EASE OF USE: We rated the bags on how easy they were to fill and seal.
DURABILITY: We evaluated the bags on how well they stood up to repeated use and maintained their structural integrity.
LEAK RESISTANCE: We rated the bags on how leakproof or leak-resistant they were, both before and after extended use.
FREEZER PROTECTION: We evaluated the bags on their ability to protect food from freezer burn.
WINNER: BlueAvocado (re)Zip® Stand-Up 4 Cup/32 oz
This gusseted, widemouthed bag was by far the roomiest in our testing, holding nearly 6 cups of food; it was also easy to ll. Zipper-lock closures allowed us to seal this bag effortlessly and securely, helping keep food free of freezer burn. And it was one of the more leak-resistant models, safely containing water except when dropped. One small demerit: After extensive testing, the exterior got a tiny bit wrinkled but was otherwise sound.
CAPACITY 6 cups | MATERIAL Polyethylene vinyl acetate (PEVA) | DISHWASHER-SAFE No | WIDTH OF BAG OPENING 8 3/4 in | MODEL NUMBER BA339-4C
RECOMMENDED: BlueAvocado (re)Zip® Lay-Flat Lunch 2-Pack
Produced by the same manufacturer as our winner, this slightly smaller bag performed nearly as well. Like our winner, it had a zipper lock that sealed easily and tightly, helping keep food free of freezer burn and preventing leaks—it kept water contained except when dropped. And like our winner, the bag got a touch wrinkled after extended use. But while it was widemouthed and fairly roomy, this at bag lacked gussets, preventing it from standing up and making it harder to ll.
CAPACITY 3 1/2 cups | MATERIAL Polyethylene vinyl acetate (PEVA) | DISHWASHER-SAFE No | WIDTH OF BAG OPENING 7 3/4 in | MODEL NUMBER BA935L-ORG
RECOMMENDED WITH RESERVATIONS: Reuseit Reusable Sandwich and Snack Bags
This gusseted zipper-lock bag was plenty roomy and easy to fill, opening wide enough to accommodate our thickest sandwiches. It protected food from freezer burn fairly well, and at first, it was also relatively leakresistant, releasing water only when dropped from counter height. But after repeated use, its stiff vinyl got quite battered and crinkly; while the bag maintained its structural integrity, it burst open the moment we filled it with water and shook it upside down.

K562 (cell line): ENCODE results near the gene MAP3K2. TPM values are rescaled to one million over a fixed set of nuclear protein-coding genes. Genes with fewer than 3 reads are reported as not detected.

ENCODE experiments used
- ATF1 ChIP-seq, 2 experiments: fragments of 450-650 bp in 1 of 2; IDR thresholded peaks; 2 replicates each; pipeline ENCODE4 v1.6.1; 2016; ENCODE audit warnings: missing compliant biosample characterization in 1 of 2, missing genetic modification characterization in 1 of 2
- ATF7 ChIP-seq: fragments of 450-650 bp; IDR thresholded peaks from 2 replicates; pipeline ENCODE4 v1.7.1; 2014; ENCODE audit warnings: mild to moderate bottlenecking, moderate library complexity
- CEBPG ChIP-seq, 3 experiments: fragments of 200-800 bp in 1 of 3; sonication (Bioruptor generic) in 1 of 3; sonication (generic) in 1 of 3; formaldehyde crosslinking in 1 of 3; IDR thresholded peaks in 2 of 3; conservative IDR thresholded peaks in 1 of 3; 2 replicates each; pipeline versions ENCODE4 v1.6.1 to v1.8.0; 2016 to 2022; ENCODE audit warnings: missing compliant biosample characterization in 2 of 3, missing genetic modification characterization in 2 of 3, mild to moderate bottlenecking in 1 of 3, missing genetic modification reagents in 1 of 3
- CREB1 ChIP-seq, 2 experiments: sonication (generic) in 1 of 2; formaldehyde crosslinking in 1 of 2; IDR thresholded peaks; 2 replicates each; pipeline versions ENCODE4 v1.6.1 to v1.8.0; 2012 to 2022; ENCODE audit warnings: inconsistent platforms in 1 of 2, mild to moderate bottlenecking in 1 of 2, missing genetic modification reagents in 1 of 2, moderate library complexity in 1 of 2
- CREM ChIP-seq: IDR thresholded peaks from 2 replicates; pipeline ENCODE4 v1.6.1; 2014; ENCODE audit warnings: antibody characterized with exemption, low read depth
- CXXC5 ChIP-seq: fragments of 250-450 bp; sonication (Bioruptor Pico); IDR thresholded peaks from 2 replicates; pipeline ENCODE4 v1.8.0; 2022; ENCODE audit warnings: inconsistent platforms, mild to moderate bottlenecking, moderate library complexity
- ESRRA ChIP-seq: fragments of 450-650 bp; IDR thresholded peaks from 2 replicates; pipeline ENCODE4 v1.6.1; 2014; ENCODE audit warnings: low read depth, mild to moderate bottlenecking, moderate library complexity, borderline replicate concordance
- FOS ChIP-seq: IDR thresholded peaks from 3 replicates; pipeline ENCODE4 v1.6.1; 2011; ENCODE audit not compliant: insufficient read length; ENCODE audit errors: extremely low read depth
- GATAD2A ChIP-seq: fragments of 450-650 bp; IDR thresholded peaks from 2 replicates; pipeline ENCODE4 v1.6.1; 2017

CAPACITY 3 3/4 cups | MATERIAL Ethylene vinyl acetate (EVA) | DISHWASHER-SAFE Yes | WIDTH OF BAG OPENING 6 3/4 in | MODEL NUMBER 506328
RECOMMENDED WITH RESERVATIONS: Stasher Platinum Silicone Reusable Snack Bags
We had high hopes for this dishwasher- and microwave-safe silicone bag, which did a decent job of protecting food from freezer burn and looked as good as new after repeated use. Unfortunately, it didn’t hold very much; thick side seams limited the usable space, and a narrow opening made us work a little harder to squeeze in fully loaded sandwiches. Worse, its thick-threaded zipper lock sealed awkwardly, bursting open the moment we turned the water-filled bag upside down.
CAPACITY 3 1/8 cups | MATERIAL Silicone | DISHWASHER-SAFE Yes | WIDTH OF BAG OPENING 6 in | MODEL NUMBER STSB00
*All products reviewed by America’s Test Kitchen are independently chosen, researched, and reviewed by our editors. We buy products for testing at retail locations and do not accept unsolicited samples for testing. We list suggested sources for recommended products as a convenience to our readers but do not endorse specific retailers. When you choose to purchase our editorial recommendations from the links we provide, we may earn an affiliate commission. Prices are subject to change.
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The Splendid Table frequently visits with the test cooks at America’s Test Kitchen to discuss a wide range of topics including recipes, ingredients, techniques and kitchen equipment.
Sally Swift is the managing producer and co-creator of The Splendid Table. Before developing the show, she worked in film, video and television, including stints at Twin Cities Public Television, Paisley Park, and Comic Relief with Billy Crystal. She also survived a stint as segment producer on The Jenny Jones Show.